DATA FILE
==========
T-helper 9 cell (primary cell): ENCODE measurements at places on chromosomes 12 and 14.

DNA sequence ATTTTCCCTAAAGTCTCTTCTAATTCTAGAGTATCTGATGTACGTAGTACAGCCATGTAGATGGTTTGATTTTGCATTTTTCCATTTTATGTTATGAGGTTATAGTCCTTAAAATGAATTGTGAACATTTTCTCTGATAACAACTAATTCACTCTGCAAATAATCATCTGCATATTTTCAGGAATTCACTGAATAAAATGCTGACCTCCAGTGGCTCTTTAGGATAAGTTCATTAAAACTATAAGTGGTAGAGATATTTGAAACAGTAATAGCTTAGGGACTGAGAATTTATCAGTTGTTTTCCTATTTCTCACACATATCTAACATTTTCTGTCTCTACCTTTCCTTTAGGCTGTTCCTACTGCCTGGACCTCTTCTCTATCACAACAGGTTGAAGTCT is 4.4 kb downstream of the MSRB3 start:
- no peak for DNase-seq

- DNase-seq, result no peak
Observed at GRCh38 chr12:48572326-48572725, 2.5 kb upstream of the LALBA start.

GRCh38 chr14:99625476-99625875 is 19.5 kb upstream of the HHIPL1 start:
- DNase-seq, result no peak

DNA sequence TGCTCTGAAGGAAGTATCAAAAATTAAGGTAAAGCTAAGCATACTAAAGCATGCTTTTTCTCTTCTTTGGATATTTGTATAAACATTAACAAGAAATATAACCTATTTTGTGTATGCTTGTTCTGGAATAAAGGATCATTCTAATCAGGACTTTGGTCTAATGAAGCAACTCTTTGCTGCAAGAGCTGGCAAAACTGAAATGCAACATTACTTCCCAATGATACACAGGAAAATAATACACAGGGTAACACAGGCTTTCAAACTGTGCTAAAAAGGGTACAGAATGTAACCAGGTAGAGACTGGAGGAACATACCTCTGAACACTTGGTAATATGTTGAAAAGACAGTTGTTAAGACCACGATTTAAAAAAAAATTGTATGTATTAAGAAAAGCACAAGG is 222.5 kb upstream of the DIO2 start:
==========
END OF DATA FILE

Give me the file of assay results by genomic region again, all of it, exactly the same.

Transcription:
T-helper 9 cell (primary cell): ENCODE measurements at places on chromosomes 12 and 14.

DNA sequence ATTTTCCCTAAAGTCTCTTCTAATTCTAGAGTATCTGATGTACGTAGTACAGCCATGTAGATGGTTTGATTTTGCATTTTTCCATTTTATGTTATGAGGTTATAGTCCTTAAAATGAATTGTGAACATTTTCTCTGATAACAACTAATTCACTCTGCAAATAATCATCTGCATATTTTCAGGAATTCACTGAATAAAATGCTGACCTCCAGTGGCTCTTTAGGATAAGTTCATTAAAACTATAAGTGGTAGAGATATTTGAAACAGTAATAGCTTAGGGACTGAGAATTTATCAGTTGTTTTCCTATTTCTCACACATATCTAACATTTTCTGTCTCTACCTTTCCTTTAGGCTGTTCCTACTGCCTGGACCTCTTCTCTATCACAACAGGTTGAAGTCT is 4.4 kb downstream of the MSRB3 start:
- no peak for DNase-seq

- DNase-seq, result no peak
Observed at GRCh38 chr12:48572326-48572725, 2.5 kb upstream of the LALBA start.

GRCh38 chr14:99625476-99625875 is 19.5 kb upstream of the HHIPL1 start:
- DNase-seq, result no peak

DNA sequence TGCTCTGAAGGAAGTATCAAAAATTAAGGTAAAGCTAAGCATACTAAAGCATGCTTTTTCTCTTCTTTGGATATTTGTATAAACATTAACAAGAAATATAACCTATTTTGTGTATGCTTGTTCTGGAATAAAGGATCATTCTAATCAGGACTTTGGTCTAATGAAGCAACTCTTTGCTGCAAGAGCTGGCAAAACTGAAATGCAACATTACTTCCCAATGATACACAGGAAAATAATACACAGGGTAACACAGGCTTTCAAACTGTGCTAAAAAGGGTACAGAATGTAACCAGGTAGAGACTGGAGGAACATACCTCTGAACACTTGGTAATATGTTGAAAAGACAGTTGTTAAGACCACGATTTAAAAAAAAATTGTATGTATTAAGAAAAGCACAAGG is 222.5 kb upstream of the DIO2 start: